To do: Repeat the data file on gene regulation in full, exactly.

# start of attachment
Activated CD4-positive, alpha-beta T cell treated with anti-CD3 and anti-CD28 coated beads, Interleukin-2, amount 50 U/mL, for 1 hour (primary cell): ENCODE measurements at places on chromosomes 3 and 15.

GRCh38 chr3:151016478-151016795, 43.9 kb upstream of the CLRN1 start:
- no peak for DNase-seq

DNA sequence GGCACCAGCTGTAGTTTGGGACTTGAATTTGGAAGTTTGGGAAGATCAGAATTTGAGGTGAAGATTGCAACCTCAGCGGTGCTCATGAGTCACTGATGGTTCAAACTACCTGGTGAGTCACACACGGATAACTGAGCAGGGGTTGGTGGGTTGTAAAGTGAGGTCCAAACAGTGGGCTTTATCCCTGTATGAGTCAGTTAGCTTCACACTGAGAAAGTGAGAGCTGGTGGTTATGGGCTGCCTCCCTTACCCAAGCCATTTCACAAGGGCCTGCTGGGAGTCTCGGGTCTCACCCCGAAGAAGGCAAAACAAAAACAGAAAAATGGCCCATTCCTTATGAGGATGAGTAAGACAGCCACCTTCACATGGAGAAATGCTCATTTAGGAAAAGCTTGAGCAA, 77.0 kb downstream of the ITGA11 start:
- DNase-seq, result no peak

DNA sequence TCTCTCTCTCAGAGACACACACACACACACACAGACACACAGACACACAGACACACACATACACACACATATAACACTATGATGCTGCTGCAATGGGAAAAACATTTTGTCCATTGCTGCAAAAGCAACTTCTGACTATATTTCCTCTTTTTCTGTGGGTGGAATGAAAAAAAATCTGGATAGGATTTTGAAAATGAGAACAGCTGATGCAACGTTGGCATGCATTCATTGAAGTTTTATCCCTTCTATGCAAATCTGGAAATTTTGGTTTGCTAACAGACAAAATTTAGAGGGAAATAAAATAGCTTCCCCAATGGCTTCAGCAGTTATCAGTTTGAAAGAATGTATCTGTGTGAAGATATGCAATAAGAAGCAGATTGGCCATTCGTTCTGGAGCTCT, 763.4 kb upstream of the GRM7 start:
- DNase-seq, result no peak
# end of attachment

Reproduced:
Activated CD4-positive, alpha-beta T cell treated with anti-CD3 and anti-CD28 coated beads, Interleukin-2, amount 50 U/mL, for 1 hour (primary cell): ENCODE measurements at places on chromosomes 3 and 15.

GRCh38 chr3:151016478-151016795, 43.9 kb upstream of the CLRN1 start:
- no peak for DNase-seq

DNA sequence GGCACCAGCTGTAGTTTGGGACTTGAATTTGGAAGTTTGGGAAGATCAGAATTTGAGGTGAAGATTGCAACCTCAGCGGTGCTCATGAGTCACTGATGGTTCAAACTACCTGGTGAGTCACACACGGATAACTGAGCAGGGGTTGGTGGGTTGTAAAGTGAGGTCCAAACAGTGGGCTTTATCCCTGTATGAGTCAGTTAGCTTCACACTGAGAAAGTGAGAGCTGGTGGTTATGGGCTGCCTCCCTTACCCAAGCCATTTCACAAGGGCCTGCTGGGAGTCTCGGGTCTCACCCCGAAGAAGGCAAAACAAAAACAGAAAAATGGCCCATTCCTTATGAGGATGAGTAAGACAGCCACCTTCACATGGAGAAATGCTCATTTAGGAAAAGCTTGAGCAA, 77.0 kb downstream of the ITGA11 start:
- DNase-seq, result no peak

DNA sequence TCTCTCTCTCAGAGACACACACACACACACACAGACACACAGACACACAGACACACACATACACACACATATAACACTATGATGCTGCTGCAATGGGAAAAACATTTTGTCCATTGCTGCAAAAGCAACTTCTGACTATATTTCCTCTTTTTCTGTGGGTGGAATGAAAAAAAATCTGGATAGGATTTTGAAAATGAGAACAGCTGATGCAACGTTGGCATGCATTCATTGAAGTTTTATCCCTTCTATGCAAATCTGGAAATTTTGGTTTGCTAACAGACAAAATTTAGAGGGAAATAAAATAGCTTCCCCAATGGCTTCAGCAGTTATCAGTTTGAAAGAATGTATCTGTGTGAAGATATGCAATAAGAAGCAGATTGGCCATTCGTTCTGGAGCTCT, 763.4 kb upstream of the GRM7 start:
- DNase-seq, result no peak